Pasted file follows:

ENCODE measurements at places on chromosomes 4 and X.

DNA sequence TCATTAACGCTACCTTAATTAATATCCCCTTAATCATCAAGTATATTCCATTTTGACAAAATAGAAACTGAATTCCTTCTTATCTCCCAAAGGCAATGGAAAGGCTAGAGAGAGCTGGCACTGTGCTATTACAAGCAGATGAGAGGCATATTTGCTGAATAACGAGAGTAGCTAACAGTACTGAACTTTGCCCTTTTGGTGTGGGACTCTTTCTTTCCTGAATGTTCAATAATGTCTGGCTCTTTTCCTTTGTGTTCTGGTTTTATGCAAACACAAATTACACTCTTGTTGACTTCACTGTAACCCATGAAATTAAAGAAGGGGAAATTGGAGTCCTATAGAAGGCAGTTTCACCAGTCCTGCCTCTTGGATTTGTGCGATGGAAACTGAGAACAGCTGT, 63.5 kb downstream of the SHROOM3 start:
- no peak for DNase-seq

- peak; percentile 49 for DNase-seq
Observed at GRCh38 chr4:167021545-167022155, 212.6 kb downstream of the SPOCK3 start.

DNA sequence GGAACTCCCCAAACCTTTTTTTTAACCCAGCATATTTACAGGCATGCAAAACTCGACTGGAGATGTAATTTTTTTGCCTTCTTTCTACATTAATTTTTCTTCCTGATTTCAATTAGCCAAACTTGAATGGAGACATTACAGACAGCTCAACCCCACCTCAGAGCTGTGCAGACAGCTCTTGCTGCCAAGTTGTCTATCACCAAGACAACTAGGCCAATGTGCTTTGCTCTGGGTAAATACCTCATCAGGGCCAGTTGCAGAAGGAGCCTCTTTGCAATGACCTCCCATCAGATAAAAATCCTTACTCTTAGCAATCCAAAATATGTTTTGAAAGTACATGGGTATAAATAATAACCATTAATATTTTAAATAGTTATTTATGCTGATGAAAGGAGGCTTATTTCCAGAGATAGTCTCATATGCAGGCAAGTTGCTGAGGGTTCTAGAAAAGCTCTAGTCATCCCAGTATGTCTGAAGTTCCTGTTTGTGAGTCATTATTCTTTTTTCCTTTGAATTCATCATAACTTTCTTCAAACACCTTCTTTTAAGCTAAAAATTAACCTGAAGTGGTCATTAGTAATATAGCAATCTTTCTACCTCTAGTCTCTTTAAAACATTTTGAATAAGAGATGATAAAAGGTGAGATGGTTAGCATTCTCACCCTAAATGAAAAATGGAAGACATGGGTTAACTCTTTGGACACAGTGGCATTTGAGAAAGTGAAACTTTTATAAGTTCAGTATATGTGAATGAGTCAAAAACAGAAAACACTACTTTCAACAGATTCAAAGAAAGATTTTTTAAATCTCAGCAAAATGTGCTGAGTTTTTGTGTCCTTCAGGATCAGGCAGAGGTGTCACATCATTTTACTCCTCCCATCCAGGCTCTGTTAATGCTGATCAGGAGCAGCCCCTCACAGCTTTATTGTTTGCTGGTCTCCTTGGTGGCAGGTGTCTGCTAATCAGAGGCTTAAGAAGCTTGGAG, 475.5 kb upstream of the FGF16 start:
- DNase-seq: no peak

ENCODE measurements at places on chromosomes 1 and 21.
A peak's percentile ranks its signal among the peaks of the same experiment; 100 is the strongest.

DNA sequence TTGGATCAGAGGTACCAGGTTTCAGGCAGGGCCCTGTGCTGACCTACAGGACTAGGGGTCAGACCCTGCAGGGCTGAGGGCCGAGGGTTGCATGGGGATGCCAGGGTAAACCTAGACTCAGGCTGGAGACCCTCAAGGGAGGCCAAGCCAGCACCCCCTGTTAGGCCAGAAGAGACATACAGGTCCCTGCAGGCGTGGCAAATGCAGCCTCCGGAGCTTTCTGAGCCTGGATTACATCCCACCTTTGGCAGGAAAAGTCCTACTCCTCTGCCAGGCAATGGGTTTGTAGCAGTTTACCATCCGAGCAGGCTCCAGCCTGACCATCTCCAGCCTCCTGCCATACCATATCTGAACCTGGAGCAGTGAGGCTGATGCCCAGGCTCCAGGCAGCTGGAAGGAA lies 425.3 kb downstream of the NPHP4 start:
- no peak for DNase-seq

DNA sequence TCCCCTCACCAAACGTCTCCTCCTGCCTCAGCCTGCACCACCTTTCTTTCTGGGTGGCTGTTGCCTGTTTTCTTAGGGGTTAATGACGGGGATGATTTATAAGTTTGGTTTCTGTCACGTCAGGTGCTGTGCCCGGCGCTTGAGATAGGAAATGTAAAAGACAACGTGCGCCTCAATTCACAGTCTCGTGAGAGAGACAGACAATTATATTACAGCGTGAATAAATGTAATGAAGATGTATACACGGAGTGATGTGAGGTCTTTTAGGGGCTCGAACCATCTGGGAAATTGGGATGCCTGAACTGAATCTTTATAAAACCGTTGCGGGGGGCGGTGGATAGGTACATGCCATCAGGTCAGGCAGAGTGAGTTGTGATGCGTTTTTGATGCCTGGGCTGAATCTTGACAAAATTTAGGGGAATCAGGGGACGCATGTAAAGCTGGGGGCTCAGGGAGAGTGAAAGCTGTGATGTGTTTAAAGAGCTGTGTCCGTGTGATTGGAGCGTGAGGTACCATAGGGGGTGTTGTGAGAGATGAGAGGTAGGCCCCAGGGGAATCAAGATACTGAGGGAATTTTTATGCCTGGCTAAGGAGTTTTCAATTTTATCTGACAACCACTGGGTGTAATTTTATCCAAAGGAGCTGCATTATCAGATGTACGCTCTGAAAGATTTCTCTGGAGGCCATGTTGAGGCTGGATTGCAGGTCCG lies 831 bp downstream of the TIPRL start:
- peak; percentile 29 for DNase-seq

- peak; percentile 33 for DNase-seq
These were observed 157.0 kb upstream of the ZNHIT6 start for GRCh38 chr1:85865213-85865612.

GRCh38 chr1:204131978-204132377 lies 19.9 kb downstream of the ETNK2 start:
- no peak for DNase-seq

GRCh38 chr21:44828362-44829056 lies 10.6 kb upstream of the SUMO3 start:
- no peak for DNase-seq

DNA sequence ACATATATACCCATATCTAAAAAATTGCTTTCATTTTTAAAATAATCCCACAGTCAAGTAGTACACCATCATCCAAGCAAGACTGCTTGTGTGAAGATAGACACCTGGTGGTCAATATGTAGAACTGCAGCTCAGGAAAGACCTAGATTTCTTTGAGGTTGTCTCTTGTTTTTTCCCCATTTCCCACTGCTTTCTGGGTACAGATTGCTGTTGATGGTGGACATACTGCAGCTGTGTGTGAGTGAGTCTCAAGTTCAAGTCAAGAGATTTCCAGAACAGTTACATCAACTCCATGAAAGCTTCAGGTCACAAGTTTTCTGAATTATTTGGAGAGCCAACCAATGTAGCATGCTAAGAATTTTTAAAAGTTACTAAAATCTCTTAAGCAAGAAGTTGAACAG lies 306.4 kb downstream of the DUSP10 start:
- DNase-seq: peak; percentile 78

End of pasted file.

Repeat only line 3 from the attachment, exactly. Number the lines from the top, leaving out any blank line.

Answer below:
- no peak for DNase-seq